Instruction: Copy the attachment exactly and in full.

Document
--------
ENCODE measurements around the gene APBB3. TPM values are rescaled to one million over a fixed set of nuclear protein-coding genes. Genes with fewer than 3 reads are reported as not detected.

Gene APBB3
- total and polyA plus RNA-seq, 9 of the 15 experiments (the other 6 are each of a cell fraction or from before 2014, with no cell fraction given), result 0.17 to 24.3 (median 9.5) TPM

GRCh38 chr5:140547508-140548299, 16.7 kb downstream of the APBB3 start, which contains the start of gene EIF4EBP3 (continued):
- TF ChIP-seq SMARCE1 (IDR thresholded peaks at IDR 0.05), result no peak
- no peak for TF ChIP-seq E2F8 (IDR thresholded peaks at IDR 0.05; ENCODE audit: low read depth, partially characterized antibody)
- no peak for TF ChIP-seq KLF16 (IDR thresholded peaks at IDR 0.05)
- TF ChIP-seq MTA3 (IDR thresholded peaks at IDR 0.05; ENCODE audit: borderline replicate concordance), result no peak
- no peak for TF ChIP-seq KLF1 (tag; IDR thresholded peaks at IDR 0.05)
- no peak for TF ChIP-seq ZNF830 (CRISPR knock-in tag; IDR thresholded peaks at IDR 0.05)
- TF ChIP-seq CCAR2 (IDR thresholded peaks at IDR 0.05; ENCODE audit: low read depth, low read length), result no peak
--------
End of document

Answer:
ENCODE measurements around the gene APBB3. TPM values are rescaled to one million over a fixed set of nuclear protein-coding genes. Genes with fewer than 3 reads are reported as not detected.

Gene APBB3
- total and polyA plus RNA-seq, 9 of the 15 experiments (the other 6 are each of a cell fraction or from before 2014, with no cell fraction given), result 0.17 to 24.3 (median 9.5) TPM

GRCh38 chr5:140547508-140548299, 16.7 kb downstream of the APBB3 start, which contains the start of gene EIF4EBP3 (continued):
- TF ChIP-seq SMARCE1 (IDR thresholded peaks at IDR 0.05), result no peak
- no peak for TF ChIP-seq E2F8 (IDR thresholded peaks at IDR 0.05; ENCODE audit: low read depth, partially characterized antibody)
- no peak for TF ChIP-seq KLF16 (IDR thresholded peaks at IDR 0.05)
- TF ChIP-seq MTA3 (IDR thresholded peaks at IDR 0.05; ENCODE audit: borderline replicate concordance), result no peak
- no peak for TF ChIP-seq KLF1 (tag; IDR thresholded peaks at IDR 0.05)
- no peak for TF ChIP-seq ZNF830 (CRISPR knock-in tag; IDR thresholded peaks at IDR 0.05)
- TF ChIP-seq CCAR2 (IDR thresholded peaks at IDR 0.05; ENCODE audit: low read depth, low read length), result no peak